What De Blasio’s Early Appointments Could Mean for Transportation Policy and Safety

Mayor-Elect Bill de Blasio's appointed Anthony Shorris (left) and Bill Bratton this week. | Photos: Kristen Meriwether/Twitter; Todd Maisel/NY Daily News

The selection of Shorris as First Deputy Mayor and Bratton as Police Commissioner could be a positive sign for pedestrian and bicyclist safety in New York City. | Photos: Kristen Meriwether/Twitter; Todd Maisel/NY Daily News

Mayor-elect de Blasio’s appointment of William J. Bratton as NYPD Commissioner and Anthony Shorris as First Deputy Mayor could be an intentional signal to livable streets advocates that pedestrian and bicyclist safety will be a priority for the administration.

The Mayor-elect has noted that “one crash is too many.” The same goes for pedestrian and cyclist fatalities — because these are preventable deaths. Nearly 2,000 pedestrians have been fatally struck by cars in NYC since 2002, along with nearly 150 cyclists. The enforcement of speeding and reckless driving falls under the purview of the NYPD, so Bratton’s appointment is key to fulfilling de Blasio’s vision to reduce fatalities and injuries to zero. However, the philosophy for how streets balance the needs of residents, workers and visitors is established in City Hall, not at “1PP.”

Although it’s still unknown who will be the City’s next transportation commissioner, de Blasio’s appointment of Anthony Shorris to First Deputy Mayor is a positive sign. Shorris brings some strong transportation credentials to City Hall: he is a former director of NYU’s Rudin Center for Transportation Policy and former Executive Director of the Port Authority of NY & NJ. Shorris also provided critical pedestrian safety research that resulted in NYC DOT’s groundbreaking Pedestrian Safety Study & Action Plan.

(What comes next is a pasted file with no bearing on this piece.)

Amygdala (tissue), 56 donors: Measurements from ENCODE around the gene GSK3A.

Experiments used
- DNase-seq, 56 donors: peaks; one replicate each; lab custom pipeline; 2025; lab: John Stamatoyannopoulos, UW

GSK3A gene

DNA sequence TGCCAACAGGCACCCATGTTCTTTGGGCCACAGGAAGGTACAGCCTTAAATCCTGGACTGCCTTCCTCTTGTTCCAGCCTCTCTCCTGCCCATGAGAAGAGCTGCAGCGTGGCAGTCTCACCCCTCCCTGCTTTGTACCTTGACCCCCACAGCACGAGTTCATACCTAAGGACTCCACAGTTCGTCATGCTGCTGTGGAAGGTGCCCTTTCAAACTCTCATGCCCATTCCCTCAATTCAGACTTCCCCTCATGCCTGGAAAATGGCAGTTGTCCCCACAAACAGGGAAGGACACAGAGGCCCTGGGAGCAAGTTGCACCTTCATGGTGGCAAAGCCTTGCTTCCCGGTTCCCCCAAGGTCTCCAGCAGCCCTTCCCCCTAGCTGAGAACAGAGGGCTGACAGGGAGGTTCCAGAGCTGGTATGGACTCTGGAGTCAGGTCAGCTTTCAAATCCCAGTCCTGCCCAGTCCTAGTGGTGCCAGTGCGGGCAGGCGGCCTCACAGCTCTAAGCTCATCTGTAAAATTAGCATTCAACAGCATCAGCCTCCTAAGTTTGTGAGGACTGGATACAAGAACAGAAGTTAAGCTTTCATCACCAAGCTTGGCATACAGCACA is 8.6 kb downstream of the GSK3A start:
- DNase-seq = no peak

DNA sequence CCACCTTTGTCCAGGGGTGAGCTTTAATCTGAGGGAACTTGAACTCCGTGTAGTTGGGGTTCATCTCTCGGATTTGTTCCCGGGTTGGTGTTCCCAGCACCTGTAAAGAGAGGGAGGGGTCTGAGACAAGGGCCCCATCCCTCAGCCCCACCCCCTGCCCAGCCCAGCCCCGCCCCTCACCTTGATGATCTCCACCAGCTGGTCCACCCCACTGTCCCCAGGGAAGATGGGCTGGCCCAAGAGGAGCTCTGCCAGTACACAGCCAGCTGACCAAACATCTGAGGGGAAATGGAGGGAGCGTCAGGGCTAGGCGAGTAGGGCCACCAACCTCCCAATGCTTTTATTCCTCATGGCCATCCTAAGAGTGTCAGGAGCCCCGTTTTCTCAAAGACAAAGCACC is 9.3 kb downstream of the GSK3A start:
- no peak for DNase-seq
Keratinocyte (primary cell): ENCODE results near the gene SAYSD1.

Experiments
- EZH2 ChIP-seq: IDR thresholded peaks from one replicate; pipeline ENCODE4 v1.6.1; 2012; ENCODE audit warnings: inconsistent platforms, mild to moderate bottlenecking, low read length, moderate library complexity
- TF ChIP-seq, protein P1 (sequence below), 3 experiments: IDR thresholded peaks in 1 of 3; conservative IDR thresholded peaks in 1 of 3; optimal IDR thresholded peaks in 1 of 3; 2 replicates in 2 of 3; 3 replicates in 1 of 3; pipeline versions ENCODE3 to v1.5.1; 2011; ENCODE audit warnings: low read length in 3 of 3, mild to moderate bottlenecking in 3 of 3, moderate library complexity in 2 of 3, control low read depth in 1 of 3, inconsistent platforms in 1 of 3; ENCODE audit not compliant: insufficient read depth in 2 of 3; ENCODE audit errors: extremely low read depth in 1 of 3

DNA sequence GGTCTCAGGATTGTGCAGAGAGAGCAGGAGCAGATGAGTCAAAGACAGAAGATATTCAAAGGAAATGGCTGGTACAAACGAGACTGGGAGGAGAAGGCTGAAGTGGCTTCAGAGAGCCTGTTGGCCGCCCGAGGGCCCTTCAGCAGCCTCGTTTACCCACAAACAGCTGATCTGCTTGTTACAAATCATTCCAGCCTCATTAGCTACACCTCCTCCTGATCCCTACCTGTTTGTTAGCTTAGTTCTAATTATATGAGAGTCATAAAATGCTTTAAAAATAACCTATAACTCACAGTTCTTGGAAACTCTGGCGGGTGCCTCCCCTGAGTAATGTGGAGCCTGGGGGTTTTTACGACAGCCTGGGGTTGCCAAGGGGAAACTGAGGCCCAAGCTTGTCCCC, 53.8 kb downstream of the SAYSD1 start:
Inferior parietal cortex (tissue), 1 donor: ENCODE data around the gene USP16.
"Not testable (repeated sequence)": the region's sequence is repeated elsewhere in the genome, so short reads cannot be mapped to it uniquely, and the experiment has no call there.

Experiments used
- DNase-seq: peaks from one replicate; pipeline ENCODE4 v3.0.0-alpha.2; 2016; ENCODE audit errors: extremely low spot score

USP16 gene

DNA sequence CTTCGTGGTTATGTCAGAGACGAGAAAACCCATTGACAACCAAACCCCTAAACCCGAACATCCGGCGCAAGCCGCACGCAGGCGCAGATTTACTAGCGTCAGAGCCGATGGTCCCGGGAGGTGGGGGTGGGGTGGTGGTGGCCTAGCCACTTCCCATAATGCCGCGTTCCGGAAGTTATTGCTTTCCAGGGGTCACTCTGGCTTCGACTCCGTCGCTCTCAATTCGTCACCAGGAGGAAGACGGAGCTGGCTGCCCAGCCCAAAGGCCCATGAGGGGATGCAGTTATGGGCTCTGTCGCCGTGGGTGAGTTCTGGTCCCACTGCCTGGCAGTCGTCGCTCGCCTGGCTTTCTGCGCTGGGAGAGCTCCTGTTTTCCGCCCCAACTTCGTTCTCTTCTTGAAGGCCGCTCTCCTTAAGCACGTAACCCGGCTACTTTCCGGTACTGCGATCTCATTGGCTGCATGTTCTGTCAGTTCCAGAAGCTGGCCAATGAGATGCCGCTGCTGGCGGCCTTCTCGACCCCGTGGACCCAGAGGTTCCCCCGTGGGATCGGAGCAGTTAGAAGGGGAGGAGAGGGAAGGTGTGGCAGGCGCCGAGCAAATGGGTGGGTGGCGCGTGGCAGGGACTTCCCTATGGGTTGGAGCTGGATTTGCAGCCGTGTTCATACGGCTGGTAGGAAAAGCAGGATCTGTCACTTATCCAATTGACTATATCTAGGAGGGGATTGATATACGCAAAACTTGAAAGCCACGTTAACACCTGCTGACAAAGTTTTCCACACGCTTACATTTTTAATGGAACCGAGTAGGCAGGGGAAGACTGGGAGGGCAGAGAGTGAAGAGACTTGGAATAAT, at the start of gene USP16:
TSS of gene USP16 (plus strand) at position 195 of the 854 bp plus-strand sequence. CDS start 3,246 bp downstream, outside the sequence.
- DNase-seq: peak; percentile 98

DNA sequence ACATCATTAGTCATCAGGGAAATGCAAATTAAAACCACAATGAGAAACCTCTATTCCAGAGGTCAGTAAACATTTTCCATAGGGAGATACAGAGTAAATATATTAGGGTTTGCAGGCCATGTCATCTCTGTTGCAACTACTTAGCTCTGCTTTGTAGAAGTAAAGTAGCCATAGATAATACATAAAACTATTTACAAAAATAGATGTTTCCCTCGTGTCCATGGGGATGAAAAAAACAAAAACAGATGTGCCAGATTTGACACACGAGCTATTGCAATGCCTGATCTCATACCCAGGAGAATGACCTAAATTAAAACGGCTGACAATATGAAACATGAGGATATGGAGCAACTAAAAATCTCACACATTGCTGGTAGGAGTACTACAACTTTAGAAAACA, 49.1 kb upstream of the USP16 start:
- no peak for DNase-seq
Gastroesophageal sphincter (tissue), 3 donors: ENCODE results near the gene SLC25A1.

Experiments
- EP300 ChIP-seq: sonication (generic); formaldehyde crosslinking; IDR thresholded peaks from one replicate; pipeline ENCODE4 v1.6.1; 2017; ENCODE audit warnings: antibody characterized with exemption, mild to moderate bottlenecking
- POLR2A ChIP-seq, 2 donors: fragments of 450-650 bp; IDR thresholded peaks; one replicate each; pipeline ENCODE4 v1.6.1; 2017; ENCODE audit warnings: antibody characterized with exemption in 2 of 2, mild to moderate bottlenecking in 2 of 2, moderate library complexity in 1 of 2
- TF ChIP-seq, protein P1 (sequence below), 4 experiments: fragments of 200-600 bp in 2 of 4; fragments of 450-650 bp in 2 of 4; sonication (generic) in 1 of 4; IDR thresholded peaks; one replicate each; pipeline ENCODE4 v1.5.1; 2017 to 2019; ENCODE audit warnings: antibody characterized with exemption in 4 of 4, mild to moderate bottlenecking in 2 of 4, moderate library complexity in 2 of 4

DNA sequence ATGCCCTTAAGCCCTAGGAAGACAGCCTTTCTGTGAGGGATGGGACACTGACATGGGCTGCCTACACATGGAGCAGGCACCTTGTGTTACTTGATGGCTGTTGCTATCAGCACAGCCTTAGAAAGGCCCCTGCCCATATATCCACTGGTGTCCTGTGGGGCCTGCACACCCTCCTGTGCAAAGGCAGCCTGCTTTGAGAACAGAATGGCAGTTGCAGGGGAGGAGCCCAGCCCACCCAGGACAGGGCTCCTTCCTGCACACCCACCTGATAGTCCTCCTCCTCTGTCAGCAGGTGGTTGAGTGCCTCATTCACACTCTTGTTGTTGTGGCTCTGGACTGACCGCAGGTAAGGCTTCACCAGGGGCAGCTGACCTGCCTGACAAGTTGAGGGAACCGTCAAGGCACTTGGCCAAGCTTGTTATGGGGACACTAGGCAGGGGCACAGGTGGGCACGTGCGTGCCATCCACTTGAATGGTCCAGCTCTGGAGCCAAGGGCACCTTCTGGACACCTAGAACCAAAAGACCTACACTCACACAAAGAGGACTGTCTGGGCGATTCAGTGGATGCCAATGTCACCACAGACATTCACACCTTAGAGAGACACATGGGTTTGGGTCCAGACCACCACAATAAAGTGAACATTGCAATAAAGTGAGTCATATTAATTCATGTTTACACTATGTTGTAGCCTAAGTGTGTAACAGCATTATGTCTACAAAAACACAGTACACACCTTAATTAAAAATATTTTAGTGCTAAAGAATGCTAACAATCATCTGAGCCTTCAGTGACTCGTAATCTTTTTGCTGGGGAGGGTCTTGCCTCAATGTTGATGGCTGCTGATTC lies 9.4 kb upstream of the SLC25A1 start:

The continued evolution of New York City’s streets depends on a combination of smart, multimodal planning and better enforcement of drivers who flout the law. The continued re-engineering of our streets to safely accommodate all users must be supported by a police force that, for example, knows that driving onto a sidewalk and maiming pedestrians should result in a stiffer penalty than riding a bicycle on a sidewalk.

The streets of New York City can serve as a timeline of change. Decades ago, cars, exhaust, congestion and noise characterized our streets, serving as a reflection of NYC’s grime and grit. Today, greener streets have sprouted, sowed by the unified support across many sectors: transportation, environmental, health and business. The past decade shows a shift toward streets that better reflect the needs of a changing city with more emphasis on walking, biking and transit. The people of New York City have put their confidence in the hands of Bill de Blasio for improved quality of life and a different city. What will our streets say about NYC’s progress in the next four years of this timeline?

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